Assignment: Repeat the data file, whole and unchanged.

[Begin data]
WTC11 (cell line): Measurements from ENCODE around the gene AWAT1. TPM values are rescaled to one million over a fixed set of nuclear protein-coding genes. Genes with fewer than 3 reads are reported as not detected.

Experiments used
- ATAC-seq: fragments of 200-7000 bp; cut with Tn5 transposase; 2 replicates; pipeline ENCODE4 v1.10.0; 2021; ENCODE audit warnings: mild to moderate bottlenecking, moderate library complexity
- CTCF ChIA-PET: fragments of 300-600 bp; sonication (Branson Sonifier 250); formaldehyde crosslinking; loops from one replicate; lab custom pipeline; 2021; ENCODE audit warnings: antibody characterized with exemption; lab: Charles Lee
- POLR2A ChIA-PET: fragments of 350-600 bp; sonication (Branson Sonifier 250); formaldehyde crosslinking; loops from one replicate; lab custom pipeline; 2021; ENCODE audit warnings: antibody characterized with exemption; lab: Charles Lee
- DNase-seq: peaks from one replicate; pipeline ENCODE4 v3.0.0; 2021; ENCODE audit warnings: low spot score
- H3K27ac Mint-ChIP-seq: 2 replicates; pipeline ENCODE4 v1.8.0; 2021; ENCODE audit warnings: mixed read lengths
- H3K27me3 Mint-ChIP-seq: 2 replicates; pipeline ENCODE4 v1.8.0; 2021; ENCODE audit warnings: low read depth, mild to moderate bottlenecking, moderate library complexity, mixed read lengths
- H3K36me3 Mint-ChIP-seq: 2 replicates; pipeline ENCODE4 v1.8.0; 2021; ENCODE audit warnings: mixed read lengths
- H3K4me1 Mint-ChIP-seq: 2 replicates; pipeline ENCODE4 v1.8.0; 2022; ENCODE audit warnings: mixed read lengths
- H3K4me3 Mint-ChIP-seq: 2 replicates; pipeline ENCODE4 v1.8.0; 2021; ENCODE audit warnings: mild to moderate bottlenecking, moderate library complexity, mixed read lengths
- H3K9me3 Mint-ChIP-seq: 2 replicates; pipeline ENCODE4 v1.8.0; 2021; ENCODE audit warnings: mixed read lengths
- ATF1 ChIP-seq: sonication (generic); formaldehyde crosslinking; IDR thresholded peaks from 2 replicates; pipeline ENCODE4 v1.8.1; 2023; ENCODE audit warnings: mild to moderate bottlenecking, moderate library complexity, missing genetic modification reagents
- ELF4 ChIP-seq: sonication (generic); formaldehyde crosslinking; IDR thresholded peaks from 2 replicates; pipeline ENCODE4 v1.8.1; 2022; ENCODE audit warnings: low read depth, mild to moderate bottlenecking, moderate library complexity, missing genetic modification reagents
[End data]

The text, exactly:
WTC11 (cell line): Measurements from ENCODE around the gene AWAT1. TPM values are rescaled to one million over a fixed set of nuclear protein-coding genes. Genes with fewer than 3 reads are reported as not detected.

Experiments used
- ATAC-seq: fragments of 200-7000 bp; cut with Tn5 transposase; 2 replicates; pipeline ENCODE4 v1.10.0; 2021; ENCODE audit warnings: mild to moderate bottlenecking, moderate library complexity
- CTCF ChIA-PET: fragments of 300-600 bp; sonication (Branson Sonifier 250); formaldehyde crosslinking; loops from one replicate; lab custom pipeline; 2021; ENCODE audit warnings: antibody characterized with exemption; lab: Charles Lee
- POLR2A ChIA-PET: fragments of 350-600 bp; sonication (Branson Sonifier 250); formaldehyde crosslinking; loops from one replicate; lab custom pipeline; 2021; ENCODE audit warnings: antibody characterized with exemption; lab: Charles Lee
- DNase-seq: peaks from one replicate; pipeline ENCODE4 v3.0.0; 2021; ENCODE audit warnings: low spot score
- H3K27ac Mint-ChIP-seq: 2 replicates; pipeline ENCODE4 v1.8.0; 2021; ENCODE audit warnings: mixed read lengths
- H3K27me3 Mint-ChIP-seq: 2 replicates; pipeline ENCODE4 v1.8.0; 2021; ENCODE audit warnings: low read depth, mild to moderate bottlenecking, moderate library complexity, mixed read lengths
- H3K36me3 Mint-ChIP-seq: 2 replicates; pipeline ENCODE4 v1.8.0; 2021; ENCODE audit warnings: mixed read lengths
- H3K4me1 Mint-ChIP-seq: 2 replicates; pipeline ENCODE4 v1.8.0; 2022; ENCODE audit warnings: mixed read lengths
- H3K4me3 Mint-ChIP-seq: 2 replicates; pipeline ENCODE4 v1.8.0; 2021; ENCODE audit warnings: mild to moderate bottlenecking, moderate library complexity, mixed read lengths
- H3K9me3 Mint-ChIP-seq: 2 replicates; pipeline ENCODE4 v1.8.0; 2021; ENCODE audit warnings: mixed read lengths
- ATF1 ChIP-seq: sonication (generic); formaldehyde crosslinking; IDR thresholded peaks from 2 replicates; pipeline ENCODE4 v1.8.1; 2023; ENCODE audit warnings: mild to moderate bottlenecking, moderate library complexity, missing genetic modification reagents
- ELF4 ChIP-seq: sonication (generic); formaldehyde crosslinking; IDR thresholded peaks from 2 replicates; pipeline ENCODE4 v1.8.1; 2022; ENCODE audit warnings: low read depth, mild to moderate bottlenecking, moderate library complexity, missing genetic modification reagents